retail gem market, sapphires are second only to rubies in
trade volume. Sales, however, have dropped along with that
of other precious gems.
One retailer on the lower block of Shwebontha Street in
downtown Yangon, an area famous for gemstone trading, spoke
for many of his colleagues when he said, "Gem trading on the
street is as cool as the north wind of winter."
"Although the trade of sapphires is as cold as other gems,
their price never drops," said U Win Myat, a 60-year-old gem
specialist based at FMI Centre. The price of sapphires
varies according to their quality. Medium-quality stones
average around K500,000 a carat, while high-quality
sapphires cost at least Kl million a carat.
U Win Myact,short and thin with bright eyes and a sharp
voice, said there were few sapphires of good quality
available on the market. Those that cost less than K500,000
a carat sell best.
U Nay Win, the managing director of the MG Ruby Co. Ltd,
said that sapphire production began decreasing in 2000, and
good-quality stones have become harder and harder to find
He said that although the price of sapphires has remained
stable in the country, the price of those from Myanmar has
dropped slightly on the intema tional market.
"A couple years ago a high-quality sapphire from Myanmar was
worth about US$10,000 a carat in Europe, but the price has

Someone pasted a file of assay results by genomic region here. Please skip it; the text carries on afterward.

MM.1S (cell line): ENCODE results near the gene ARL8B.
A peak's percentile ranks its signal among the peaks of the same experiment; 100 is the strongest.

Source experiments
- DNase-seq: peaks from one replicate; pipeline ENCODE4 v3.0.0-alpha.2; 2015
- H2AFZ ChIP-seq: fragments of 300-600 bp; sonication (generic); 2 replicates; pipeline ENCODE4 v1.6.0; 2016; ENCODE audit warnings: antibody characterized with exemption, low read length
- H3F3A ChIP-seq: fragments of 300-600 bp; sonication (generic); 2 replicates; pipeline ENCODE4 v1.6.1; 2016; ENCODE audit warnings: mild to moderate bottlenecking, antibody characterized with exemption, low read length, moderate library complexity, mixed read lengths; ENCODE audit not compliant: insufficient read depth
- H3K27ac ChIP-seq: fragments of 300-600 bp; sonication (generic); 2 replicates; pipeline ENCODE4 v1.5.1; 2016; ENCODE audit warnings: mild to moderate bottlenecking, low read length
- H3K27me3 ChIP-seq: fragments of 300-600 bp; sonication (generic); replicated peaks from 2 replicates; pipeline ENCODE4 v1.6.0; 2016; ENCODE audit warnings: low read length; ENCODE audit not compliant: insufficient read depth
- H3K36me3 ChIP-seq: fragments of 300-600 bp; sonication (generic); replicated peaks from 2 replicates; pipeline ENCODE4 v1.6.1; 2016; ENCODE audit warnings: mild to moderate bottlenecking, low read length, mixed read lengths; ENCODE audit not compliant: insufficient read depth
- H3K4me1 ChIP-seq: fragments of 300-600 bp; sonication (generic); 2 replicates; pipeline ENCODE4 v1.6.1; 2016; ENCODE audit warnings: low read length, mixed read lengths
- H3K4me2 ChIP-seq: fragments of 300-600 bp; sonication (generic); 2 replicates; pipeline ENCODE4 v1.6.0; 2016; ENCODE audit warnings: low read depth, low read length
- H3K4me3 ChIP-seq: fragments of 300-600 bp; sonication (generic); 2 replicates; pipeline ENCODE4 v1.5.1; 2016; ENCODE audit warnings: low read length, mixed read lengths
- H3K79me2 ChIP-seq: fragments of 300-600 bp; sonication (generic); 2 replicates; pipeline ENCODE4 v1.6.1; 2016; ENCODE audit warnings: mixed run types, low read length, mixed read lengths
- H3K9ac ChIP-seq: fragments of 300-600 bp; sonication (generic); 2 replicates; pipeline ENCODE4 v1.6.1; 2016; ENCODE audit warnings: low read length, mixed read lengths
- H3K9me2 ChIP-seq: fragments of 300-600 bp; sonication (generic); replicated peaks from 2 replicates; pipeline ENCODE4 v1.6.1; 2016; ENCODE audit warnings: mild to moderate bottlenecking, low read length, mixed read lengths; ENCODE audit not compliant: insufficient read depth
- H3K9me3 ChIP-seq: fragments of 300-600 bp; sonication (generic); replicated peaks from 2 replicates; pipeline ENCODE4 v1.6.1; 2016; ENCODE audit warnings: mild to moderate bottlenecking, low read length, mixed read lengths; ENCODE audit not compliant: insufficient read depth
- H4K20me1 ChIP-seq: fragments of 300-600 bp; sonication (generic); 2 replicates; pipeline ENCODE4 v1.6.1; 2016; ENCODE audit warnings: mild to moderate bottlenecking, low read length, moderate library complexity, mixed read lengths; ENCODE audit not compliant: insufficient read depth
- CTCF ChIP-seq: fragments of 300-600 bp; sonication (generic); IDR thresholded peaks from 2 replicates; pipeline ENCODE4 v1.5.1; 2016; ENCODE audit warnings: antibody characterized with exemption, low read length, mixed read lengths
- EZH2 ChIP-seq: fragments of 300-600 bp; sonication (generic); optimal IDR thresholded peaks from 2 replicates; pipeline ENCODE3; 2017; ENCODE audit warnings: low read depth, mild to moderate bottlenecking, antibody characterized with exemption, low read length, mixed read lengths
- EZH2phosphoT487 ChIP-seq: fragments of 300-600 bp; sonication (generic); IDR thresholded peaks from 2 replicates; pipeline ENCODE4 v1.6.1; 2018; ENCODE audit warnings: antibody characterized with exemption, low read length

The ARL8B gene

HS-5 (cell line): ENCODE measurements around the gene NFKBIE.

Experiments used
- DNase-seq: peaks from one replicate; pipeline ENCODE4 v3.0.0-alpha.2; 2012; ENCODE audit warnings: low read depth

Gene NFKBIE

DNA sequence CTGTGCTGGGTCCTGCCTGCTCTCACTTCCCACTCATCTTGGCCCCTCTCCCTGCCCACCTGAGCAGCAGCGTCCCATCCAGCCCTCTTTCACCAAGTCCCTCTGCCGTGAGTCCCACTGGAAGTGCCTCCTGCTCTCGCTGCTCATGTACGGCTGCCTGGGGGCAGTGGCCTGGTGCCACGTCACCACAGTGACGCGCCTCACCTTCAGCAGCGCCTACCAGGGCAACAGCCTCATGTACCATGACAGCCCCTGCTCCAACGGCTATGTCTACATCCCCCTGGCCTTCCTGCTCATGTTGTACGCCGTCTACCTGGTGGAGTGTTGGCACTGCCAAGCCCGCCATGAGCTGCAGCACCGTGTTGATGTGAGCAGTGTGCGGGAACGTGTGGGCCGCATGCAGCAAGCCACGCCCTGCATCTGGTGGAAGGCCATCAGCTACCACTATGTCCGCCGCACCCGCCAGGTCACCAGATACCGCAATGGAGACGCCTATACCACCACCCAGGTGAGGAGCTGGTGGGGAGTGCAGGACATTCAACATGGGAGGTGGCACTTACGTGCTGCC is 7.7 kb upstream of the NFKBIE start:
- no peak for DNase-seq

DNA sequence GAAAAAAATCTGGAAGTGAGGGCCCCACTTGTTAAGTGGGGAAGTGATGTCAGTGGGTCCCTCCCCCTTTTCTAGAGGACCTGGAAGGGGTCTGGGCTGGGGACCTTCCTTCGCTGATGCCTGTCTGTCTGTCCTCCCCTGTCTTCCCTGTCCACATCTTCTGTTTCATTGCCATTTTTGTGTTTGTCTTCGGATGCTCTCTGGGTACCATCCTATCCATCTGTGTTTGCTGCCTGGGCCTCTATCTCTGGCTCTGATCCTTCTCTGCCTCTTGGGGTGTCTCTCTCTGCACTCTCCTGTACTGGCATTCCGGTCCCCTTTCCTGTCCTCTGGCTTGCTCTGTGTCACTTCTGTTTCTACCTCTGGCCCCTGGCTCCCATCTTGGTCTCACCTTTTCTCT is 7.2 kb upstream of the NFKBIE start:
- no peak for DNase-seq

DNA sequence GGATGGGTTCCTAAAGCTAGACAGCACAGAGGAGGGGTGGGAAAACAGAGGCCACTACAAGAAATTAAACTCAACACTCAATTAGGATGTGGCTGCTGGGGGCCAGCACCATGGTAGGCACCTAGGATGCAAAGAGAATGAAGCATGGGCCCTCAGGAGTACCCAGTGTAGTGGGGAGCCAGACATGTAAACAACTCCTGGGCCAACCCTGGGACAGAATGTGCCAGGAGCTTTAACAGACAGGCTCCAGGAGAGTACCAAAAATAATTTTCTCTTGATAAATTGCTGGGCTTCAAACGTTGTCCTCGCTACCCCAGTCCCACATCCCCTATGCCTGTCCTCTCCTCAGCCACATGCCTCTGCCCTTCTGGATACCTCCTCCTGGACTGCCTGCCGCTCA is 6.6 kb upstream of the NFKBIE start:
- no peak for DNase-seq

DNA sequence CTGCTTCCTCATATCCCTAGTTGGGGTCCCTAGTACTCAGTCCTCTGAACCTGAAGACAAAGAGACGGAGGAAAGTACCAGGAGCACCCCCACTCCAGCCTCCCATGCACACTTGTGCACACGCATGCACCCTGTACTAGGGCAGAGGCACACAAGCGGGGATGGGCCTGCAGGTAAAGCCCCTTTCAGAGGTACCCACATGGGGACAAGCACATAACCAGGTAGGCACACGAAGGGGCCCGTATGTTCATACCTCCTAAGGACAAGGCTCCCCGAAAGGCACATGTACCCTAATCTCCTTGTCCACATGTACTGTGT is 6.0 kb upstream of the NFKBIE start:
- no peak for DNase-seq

dropped to about US$8000 because of an influx of gems from
Arica," he said.
Sapphire does not have the same export potential as jade and
ruby. Although dark blue sapphires from Myanmar are famous
among Europeans, they are less popular among Asians.
"Most Asians like ruby more than sapphire. They like stones
that are bold and bright. That's why sapphires have less
export potential," said Dr Aung Kyaw Win, the owner of Shwe
Nan Daw Jewellery shop.
Most of Myanmar's gem exports go to its neighbours, Thailand
Dr Aung Kyaw Win said that changing jewellery styles is one
reason the demand for sapphires has decreased.
"People no longer like to wear jewellery decorated with big
stones. Before people wore jewellery to show off their
wealth, but now they wear it for fashion. They prefer small,
modem, less expensive designs to big, expensive jewellery ,"
Sapphires tend to be more popular among older women, who buy
the stones to make rings and earrings.
"Blue sapphires represent peace and coolness. So older
people like'to wear them," said U Win Myat.
Sapphires are produced in more than two dozen locales
throughout the world, most famously in Myanmar, Sri Lanka
and the Kashmir region of India and Pakistan.
Most of Myanmar's sapphires come from Mogok and Mongmit in
Sapphires come in a wide range of blue shades, with dark
velvet blue fetching the highest price and sky blue the
lowest, said U Win Myat.
He said that FMI Centre and Bogyoke Market in downtown
Yangon were the most likely places to find good-quality